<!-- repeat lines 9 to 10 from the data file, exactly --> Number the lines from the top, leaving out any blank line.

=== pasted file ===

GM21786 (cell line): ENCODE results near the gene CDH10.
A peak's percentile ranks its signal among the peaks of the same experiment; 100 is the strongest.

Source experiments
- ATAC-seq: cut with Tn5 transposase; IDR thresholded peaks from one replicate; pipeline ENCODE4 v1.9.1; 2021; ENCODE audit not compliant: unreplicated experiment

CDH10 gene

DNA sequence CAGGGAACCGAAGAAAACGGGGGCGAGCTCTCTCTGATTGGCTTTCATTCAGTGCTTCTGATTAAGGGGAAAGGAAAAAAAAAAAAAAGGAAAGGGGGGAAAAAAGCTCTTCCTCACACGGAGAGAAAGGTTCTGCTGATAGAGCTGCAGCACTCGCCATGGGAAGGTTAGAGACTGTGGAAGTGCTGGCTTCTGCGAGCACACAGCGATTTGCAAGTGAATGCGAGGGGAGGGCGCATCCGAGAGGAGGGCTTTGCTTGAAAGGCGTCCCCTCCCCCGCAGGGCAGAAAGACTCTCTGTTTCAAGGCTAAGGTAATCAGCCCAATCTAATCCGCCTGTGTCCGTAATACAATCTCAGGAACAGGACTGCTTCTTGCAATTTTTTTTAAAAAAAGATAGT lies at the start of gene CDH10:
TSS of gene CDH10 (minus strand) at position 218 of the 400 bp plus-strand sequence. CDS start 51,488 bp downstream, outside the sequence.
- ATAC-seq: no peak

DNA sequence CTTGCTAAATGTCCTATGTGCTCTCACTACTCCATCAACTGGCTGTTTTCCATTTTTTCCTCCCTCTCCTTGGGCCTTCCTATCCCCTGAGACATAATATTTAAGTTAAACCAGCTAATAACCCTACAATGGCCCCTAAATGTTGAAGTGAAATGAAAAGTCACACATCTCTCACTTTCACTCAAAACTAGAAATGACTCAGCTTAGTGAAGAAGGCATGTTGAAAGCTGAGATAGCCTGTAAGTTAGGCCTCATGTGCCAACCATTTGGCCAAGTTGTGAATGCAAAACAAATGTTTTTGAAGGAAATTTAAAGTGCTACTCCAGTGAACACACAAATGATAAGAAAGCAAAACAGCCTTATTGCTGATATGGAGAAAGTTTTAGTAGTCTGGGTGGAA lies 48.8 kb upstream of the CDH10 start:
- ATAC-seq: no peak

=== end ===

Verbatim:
DNA sequence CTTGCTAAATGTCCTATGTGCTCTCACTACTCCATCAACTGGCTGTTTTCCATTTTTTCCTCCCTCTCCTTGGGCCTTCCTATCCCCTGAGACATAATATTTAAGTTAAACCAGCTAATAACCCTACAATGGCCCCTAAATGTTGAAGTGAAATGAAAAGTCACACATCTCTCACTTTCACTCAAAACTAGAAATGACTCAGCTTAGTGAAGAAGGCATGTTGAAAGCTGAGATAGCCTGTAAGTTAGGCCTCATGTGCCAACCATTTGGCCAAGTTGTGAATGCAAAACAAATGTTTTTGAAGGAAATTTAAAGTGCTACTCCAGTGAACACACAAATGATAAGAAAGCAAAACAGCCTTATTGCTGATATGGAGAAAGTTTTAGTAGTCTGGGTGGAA lies 48.8 kb upstream of the CDH10 start:
- ATAC-seq: no peak